NANCY Mitford popularised the designations 'U' and 'non-U' in the 1950s to designate 'Upper class' and 'non-Upper class' behaviour and language, and has since been widely credited with their invention. In fact, the terms originated in 1954 in an academic paper on 'Upper-Class English Usage' by Alan Ross, Professor of Linguistics at Birmingham University. The following edited extracts are taken from Ross's 'U and non-U', published in 1956.
TODAY, in 1956, the English class system is essentially tripartite - there exist an upper, a middle, and a lower class. It is solely by its language that the upper class is clearly marked off from the others. In times past (eg, in the Victorian and Edwardian periods) this was not the case. But, today, a member of the upper class is, for instance, not necessarily better educated, cleaner, or richer than someone not of this class. Nor, in general, is he likely to play a greater part in public affairs, be supported by other trades or professions, or engage in other pursuits or pastimes than his fellow of another class.
There are, it is true, still minor points of life which may serve to demarcate the upper class, but they are only minor ones. The games of real tennis and piquet, an aversion to high tea, having one's cards engraved (not printed), not playing tennis in braces, and, in some cases, a dislike of certain comparatively modern inventions such as the telephone, the cinema, and the wireless, are still perhaps marks of the upper class. Again, when drunk, gentlemen often become amorous or maudlin or vomit in public, but they never become truculent.
I am concerned with the linguistic demarcation of the upper class. This subject has been but little investigated, though it is much discussed, in an unscientific manner, by members of that class. Both the written and the spoken language of the upper class serve to demarcate it, but the former to only a very slight extent. A piece of mathematics or a novel written by a member of the upper class is not likely to differ in any way from one written by a member of another class, except in so far as the novel contains conversation.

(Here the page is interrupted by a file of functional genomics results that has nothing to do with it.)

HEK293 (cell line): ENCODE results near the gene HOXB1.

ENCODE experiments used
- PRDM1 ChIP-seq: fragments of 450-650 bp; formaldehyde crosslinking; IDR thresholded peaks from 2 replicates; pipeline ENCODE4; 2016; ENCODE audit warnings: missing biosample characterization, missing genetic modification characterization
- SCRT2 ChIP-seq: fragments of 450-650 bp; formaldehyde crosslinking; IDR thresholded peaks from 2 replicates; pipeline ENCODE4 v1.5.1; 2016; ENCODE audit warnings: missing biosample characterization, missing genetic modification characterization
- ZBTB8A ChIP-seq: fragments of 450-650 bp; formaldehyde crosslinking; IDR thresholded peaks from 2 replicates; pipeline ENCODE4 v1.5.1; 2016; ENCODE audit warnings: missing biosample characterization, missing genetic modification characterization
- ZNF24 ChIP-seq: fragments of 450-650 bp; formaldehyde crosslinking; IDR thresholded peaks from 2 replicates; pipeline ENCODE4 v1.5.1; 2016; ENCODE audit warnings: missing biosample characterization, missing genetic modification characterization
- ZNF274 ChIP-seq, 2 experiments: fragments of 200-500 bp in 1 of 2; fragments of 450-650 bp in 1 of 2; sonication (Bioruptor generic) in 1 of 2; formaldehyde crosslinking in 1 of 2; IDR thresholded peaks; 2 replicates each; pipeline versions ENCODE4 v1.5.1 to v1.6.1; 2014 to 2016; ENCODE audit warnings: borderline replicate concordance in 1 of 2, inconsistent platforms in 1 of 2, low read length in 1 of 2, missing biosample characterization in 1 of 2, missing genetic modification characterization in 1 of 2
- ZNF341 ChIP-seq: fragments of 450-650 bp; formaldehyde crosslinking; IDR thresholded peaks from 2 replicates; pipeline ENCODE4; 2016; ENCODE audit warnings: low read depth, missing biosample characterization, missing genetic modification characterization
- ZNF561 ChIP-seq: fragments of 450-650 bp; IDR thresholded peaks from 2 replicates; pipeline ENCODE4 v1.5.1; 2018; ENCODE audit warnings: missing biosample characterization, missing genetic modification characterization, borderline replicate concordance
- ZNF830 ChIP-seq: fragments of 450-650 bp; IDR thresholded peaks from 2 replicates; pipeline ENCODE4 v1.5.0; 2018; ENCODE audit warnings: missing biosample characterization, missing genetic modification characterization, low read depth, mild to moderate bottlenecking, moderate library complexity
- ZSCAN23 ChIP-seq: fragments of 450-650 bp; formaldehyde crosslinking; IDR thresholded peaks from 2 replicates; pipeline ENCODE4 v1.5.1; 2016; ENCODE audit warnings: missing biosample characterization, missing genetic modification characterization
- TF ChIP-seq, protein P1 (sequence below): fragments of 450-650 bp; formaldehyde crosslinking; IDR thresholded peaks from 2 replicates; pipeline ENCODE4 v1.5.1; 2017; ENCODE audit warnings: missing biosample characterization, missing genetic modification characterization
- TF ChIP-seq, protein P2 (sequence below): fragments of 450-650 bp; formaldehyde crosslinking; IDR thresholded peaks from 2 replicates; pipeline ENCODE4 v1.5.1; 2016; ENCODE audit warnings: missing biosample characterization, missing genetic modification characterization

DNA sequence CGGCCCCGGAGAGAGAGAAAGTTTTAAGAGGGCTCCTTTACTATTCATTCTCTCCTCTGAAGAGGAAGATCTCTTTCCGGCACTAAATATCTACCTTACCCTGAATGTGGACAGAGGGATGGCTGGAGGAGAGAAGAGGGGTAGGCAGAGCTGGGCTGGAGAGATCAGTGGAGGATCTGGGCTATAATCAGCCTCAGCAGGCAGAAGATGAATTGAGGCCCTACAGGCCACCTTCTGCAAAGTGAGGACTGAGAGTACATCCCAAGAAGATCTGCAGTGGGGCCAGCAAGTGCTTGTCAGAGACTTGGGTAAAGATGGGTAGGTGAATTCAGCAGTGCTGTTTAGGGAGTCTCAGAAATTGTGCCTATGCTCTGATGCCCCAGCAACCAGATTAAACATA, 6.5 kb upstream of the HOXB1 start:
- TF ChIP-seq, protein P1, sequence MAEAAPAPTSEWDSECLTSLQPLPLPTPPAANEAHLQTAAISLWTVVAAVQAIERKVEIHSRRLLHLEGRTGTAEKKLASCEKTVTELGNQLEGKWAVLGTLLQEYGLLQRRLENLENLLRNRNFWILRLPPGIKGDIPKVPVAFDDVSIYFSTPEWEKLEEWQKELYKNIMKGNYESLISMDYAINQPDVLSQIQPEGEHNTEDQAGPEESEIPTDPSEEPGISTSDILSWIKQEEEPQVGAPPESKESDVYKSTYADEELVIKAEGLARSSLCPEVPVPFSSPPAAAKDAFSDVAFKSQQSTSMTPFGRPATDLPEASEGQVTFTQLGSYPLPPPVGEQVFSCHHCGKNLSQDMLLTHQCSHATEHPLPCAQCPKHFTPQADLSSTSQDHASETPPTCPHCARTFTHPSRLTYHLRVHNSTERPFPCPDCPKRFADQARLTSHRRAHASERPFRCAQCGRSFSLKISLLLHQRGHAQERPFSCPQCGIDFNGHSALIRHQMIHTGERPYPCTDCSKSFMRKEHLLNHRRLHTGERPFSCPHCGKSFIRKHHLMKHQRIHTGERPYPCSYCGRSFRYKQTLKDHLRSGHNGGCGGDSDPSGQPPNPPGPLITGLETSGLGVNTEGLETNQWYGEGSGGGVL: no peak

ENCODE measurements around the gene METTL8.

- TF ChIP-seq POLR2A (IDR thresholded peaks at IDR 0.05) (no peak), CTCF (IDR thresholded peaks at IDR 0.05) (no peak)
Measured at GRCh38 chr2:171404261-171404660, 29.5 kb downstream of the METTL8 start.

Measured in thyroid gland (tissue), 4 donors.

The line of demarcation (in the examples below) is, often, a line between, on the one hand, gentlemen and, on the other, persons who, though not gentlemen, might at first sight appear, or would wish to appear, as such.
1 In a few cases, a difference of stress serves to demarcate a pronunciation as between U and non- U. Thus yesterday is non-U as against U yesterday; or, again, U temporarily / non-U temporarily; U formidable / non-U formdable. In some cases two stress-variants may both be U as sponge-cake or sponge-cake (non-U speakers hardly use the word, substituting sponge for it).
2 To pronounce words like ride as if spelt raid is non-U (raid was, however, undoubtedly Shakespeare's pronunciation of ride). This kind of pronunciation is often called refained.
3 Many (but not all) U-speakers make get rhyme with bit, just (adverb) with best, catch with fetch.
4 U-speakers do not sound the l in golf, Ralph (which rhymes with safe), solder.
5 Real, ideal have two, respectively, three syllables in U speech, one, respectively, two in non-U speech (note, especially, non-U really, rhyming with mealie).
6 In Berkeley, Berkshire, clerk, Derby, U-speakers rhyme the first syllable with dark, non-U speakers with mirk. Since it is definitely non-U to pronounce Berkeley with first syllable rhyming with mirk, U- speakers get a frisson if they have to enunciate the surnames Birkley, Burkly (correctly pronounced with first syllable rhyming with mirk) for, if a U-hearer does not appreciate the spelling of the names (rare ones), they may be suspected of using a non-U pronunciation.
7 Some U-speakers pronouce tyre and tar identically (and so for many other words, such as fire - even going to the length of making lion rhyme with barn).